Pickwick Theatre

108 W. Main Street,
Syracuse, IN 46567

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Pickwick Theatre

Viewing: Photo | Street View

Built in 1934 in an English Tudor style, it was sold to Alliance Theatre Corp. in 1944, and burned in 1946. It was rebuilt in 1947. This classic movie house in downtown Syracuse still features it’s original Art Moderne style marquee, but its original facade, however, of sleek, Streamline Vitrolite, and a chrome-lined box office, has long since been replaced with 1970’s-vintage faux-rock and the box office has been moved indoors.

Still, the Pickwick Theatre is a Syracuse favorite, and a rare small town old-fashioned movie theater still screening first-run fare after more than six decades in operation.

In 2009, it received a total booth upgrade to 2K Chridstie Digital projection, Digital sound and Real D 3D. The marquee was renewed in 2010.

Contributed by Bryan Krefft, David O. Wright

Recent comments (view all 6 comments)

kencmcintyre
kencmcintyre on January 31, 2009 at 5:03 pm

This is from Boxoffice magazine in August 1962:

SYRACUSE, IND.-Business has been “very good”, according to Max L. Patterson, since he reopened the Pickwick Theater on August 4. Patterson has also started a program to redecorate the Pickwick, which he has leased from the Glazier Bros., owners of the Pickwick block.

Patterson also operates the Boice Theater in Warsaw. He has been in motion picture exhibition for 16 years.

Joe Vogel
Joe Vogel on April 22, 2009 at 8:11 pm

The current Pickwick Theatre is the second on the site, the first having been destroyed by fire less than a decade after opening.

Boxoffice reported in its October 7, 1944, issue that the Pickwick Block in Syracuse, Indiana, had been sold by its owner, W.E. Long, to a Chicago theater syndicate. The item included these lines: “The Pickwick block was opened by Long in 1937, and houses one of the most modern and comfortable theatres in the state, air conditioned the year around. The building is 141x150 feet, full basement and two stories in height.”

I can’t find an initial report on the fire that destroyed the first Pickwick, but the July 27, 1946, issue of Boxoffice carried this item, datelined Syracuse, Ind. and headed “Rebuild Theatre in Syracuse”: “Work has started on the rebuilding of the theatre in the Pickwick block, which was destroyed by fire early in the spring. A cocktail lounge and bowling alley in the same block are also being erected. Work is expected to be completed by mid-October.”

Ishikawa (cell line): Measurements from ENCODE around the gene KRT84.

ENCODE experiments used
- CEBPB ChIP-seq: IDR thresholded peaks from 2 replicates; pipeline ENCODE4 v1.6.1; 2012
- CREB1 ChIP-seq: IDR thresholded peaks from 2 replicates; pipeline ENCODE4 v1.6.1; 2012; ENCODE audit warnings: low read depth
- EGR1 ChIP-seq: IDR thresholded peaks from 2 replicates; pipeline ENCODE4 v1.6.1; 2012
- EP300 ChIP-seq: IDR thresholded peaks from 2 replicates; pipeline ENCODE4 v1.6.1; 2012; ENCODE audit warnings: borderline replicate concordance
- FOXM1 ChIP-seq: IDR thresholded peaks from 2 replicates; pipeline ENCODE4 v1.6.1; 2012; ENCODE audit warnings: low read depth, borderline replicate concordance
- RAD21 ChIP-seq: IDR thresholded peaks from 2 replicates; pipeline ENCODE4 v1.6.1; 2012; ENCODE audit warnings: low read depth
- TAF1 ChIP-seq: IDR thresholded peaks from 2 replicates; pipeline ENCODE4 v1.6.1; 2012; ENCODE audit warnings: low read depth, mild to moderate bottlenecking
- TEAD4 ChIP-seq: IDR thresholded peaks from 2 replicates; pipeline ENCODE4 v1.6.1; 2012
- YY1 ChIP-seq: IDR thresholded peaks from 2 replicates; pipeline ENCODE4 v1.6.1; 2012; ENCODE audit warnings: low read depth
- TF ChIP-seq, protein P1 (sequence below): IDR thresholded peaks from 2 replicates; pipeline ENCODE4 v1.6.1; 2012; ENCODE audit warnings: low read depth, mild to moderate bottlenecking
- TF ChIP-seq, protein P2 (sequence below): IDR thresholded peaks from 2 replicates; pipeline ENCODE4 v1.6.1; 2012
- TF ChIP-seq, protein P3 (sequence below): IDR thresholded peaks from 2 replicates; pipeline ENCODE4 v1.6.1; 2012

Joe Vogel
Joe Vogel on April 22, 2009 at 8:24 pm

Rebuilding of the Pickwick must have taken longer than originally expected. Boxoffice said in its issue of February 15, 1947, that the new Pickwick had opened that week.

Mike Rogers
Mike Rogers on November 2, 2010 at 8:51 pm

Thanks for all the pictures posted.Nice looking theatre.

Mike Rogers
Mike Rogers on November 9, 2010 at 5:18 pm

May 1 1970 and the hit “OLIVER” is ending its long run,with “WHATEVER HAPPENED TO AUNT ALICE” coming next.

bluesneaky
bluesneaky on June 19, 2011 at 7:42 pm

For a good history with photos to back up the text see the following link http://www.waymarking.com/waymarks/WMBBNM_Pickwick_Theater_Syracuse_IN

The theater was built before 1934 as you can easily tell by the photo of the newspaper clipping detailing a fire that broke out in 1925. It has actually survived three fires.

Here are some clips from the waymarking page:

This theater has a fascinating history. It has been rebuilt 4 times as it stands and has survived 3 fires that burned everything around it to the ground! One of those fires even burned off the second floor of the theater but it still survived. The history dates back to the turn of the century. Pictures date to 1905.

The theater survived its first fire in 1925! Three people were hurt in the fire but no on was killed thank goodness. It was rebuilt and a second story and fancy Swiss type front facade was added to the theater. It was incorporated into a “theater complex” way back in the 30’s! It was known as the Picwick but it was not just a theater, it was a whole block of businesses and with the radically unique styling it was quite the talk in all the surrounding counties. But it wouldn’t last.

Once again fire would strike. In 1946 the entire complex burned to the ground, all that is but the theater which survived its second bout with fire. The lobby was destroyed as was the second story above it but the theater itself made it through. Following the fire the rest of the block was razed. The theater lobby though was rebuilt once again and the theater itself cleaned up and it was open for business again.

Tough life for sure but it wasn’t over. Once again in the 1970’s the “Pickwick Block” catches fire and burns to the ground again, that is all but the theater. The restaurant right next door was totaled as was the drug store next to it all the way to the corner. Some how the theater did not burn but everything else was demolished. So again the Pickwick Block was rebuilt. This time though a new style was incorporated, different but just as radical as its old styling before the 1946 fire.

This time the basement of the old block was saved (remember now the theater is still ok – it needed a little refurbishment and rebuilding of the marquee and the facade which keeps getting blasted with every fire but it survives). The Pickwick Block basement is made into a restaurant and on top of it a small park is made with buildings that face inward to the park. This is how the Pickwick Block stands today. The restaurant is called “The Down Under”.

Check out the photos at the waymarking site. I will try to post some of them here as well.

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